“IoT.” “Hmm what’s the deal?”
The world is spewing data as we speak, and at times we might even wonder whether most of it makes any sense. Mobility, Analytics & Cloud sure help make businesses efficient, but many observers perceive Internet of Things (IoT) technology as yet another way of collecting more information on customers, and leverage it to sell even more offerings to them. Eminent publications like The Economist have already raised their reservations to an interconnected future, while many others question the security and utility aspects of it.
The only difference this time around is convergence of Operational Technology (OT) and Information Technology (IT), and how as a result people, processes and systems are enabling one another in an interlink mash-up supported by better capabilities in analyzing large data sets, predictions and efficient cloud operations. There is also an industry-agnostic cultural shift for obsessive focus on end customer driving innovative applications of IoT. For Transportation & Logistics as an industry, the scope of migration from siloed applications’ focus of yesterday to powering multiplayer ecosystems of tomorrow is so promising that it has led to many industry gurus to coin the term ‘Internet of Transportation Things (IoTT)’.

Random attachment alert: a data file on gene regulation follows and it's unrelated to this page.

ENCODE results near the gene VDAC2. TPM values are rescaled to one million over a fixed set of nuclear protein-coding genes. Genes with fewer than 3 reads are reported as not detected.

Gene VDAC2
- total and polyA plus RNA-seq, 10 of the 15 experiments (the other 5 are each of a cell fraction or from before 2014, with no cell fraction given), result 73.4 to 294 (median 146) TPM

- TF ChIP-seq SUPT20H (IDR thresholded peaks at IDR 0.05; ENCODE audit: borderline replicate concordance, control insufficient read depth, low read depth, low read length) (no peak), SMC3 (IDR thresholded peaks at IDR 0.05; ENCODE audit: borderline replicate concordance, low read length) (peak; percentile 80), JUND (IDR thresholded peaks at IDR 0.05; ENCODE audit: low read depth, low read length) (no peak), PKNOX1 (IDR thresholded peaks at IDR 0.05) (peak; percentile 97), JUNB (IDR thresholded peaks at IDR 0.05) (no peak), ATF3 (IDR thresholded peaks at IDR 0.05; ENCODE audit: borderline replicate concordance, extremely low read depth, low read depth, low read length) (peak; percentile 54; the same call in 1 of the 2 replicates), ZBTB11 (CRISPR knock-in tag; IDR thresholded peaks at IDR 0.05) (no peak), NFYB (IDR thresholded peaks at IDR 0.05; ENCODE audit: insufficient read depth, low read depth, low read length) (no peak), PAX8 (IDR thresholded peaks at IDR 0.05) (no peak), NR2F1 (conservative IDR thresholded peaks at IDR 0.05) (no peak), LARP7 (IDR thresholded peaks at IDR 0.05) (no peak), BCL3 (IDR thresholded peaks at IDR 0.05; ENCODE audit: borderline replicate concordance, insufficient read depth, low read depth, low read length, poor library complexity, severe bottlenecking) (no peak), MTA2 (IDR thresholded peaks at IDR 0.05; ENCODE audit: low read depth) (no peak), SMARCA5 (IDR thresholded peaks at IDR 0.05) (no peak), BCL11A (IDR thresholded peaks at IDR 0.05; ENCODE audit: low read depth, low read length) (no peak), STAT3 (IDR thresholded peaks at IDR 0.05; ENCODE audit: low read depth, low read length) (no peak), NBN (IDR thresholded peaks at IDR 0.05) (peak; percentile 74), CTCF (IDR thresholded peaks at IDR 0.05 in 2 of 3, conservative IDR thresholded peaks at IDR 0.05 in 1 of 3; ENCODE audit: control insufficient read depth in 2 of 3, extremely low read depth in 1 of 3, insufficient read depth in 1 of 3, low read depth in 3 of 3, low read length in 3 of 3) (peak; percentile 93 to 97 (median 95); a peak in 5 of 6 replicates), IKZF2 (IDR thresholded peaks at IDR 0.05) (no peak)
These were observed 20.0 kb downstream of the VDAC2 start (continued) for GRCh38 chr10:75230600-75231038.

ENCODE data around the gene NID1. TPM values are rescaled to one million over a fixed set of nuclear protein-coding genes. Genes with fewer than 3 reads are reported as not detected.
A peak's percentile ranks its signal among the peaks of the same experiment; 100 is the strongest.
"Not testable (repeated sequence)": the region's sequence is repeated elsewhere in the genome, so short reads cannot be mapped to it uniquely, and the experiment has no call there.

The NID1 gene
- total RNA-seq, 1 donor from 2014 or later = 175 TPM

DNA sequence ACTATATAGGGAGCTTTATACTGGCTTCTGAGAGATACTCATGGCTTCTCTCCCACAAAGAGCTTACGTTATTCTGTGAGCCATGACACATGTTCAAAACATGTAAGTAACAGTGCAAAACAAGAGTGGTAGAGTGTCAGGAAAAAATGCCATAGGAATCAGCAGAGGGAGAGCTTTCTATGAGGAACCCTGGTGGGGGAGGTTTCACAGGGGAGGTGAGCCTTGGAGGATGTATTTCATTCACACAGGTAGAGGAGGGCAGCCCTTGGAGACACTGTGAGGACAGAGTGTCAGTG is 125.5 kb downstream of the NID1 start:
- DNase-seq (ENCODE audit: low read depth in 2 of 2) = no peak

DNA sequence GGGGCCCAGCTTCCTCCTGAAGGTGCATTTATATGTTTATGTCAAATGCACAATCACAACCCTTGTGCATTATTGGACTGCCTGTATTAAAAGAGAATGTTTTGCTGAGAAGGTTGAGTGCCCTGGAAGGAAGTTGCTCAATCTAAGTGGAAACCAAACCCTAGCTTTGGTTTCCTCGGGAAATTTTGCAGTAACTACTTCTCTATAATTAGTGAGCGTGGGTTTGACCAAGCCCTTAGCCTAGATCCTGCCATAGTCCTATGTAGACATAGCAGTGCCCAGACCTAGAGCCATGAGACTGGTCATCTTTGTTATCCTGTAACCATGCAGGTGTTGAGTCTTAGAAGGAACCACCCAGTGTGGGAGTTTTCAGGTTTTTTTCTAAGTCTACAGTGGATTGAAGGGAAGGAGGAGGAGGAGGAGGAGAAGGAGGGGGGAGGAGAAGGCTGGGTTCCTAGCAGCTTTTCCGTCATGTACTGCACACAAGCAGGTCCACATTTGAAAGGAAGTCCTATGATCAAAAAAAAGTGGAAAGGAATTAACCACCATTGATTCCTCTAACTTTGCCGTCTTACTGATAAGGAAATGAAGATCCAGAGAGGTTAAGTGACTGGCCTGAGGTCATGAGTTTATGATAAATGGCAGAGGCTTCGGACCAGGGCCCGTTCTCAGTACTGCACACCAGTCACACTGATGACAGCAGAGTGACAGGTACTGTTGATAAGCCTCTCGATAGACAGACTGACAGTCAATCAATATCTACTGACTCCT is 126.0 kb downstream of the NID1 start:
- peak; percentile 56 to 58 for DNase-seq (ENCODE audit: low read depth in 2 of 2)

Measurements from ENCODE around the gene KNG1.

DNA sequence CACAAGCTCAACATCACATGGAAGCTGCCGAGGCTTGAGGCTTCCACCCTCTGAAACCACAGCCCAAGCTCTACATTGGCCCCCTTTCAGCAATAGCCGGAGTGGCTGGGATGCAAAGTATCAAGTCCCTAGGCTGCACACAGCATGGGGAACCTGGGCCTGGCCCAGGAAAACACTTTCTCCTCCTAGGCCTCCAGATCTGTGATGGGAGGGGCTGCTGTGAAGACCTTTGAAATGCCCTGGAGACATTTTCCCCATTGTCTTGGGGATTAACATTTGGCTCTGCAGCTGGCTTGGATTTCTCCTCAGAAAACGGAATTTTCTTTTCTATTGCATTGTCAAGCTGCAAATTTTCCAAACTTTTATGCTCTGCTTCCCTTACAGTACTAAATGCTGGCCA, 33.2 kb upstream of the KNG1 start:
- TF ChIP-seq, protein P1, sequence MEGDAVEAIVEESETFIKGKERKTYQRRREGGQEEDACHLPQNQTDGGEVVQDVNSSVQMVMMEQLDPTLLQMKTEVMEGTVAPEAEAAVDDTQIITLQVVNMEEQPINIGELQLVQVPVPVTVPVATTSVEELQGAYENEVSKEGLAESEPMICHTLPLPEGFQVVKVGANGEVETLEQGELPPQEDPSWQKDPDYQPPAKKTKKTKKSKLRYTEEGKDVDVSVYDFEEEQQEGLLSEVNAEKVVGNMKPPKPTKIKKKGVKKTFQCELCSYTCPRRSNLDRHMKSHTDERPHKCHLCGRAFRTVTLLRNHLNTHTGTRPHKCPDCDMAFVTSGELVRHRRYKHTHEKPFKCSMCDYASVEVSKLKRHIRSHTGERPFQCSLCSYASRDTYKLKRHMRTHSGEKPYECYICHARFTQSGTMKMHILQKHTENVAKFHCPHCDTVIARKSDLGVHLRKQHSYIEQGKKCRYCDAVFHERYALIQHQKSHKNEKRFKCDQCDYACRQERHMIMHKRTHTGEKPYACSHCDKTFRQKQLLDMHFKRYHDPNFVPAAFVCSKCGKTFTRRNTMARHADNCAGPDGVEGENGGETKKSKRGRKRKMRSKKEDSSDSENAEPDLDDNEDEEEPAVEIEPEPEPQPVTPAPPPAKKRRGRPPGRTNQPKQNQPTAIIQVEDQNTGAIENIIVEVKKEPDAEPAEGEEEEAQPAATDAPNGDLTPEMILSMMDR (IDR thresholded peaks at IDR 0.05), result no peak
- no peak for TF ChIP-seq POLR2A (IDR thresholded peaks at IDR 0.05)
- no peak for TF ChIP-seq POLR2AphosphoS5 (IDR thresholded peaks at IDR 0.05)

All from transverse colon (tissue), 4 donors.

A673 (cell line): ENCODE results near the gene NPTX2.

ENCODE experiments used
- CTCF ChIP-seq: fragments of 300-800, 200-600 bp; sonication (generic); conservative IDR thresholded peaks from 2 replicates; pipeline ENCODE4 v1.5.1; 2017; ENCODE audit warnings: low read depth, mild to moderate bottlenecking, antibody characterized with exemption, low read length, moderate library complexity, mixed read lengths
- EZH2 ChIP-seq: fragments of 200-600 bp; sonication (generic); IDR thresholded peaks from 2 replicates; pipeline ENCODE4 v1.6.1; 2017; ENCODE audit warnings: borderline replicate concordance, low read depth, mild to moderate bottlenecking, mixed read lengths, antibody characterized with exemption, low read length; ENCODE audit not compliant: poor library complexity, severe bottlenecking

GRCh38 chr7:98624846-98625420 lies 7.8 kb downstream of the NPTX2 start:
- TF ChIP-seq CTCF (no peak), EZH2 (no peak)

However, before we dwell on the scope of IoT in Transportation, or IoTT as it is sometimes referred to, let’s also define what IoT really consists of. The Internet of Things (IoT) is a system of interrelated computing devices, mechanical and digital machines, objects, animals or people that are provided with unique identifiers and the ability to transfer data over a network without requiring human-to-human or human-to-computer interaction. A thing, in the Internet of Things, can be a person with a heart monitor implant, a farm animal with a biochip transponder, an automobile that has built-in sensors to alert the driver when tire pressure is low -- or any other natural or man-made object that can be assigned an IP address and provided with the ability to transfer data over a network1.
In Part 2 the author discusses how IOT solutions can be used applied in the transportation and Logistics Industry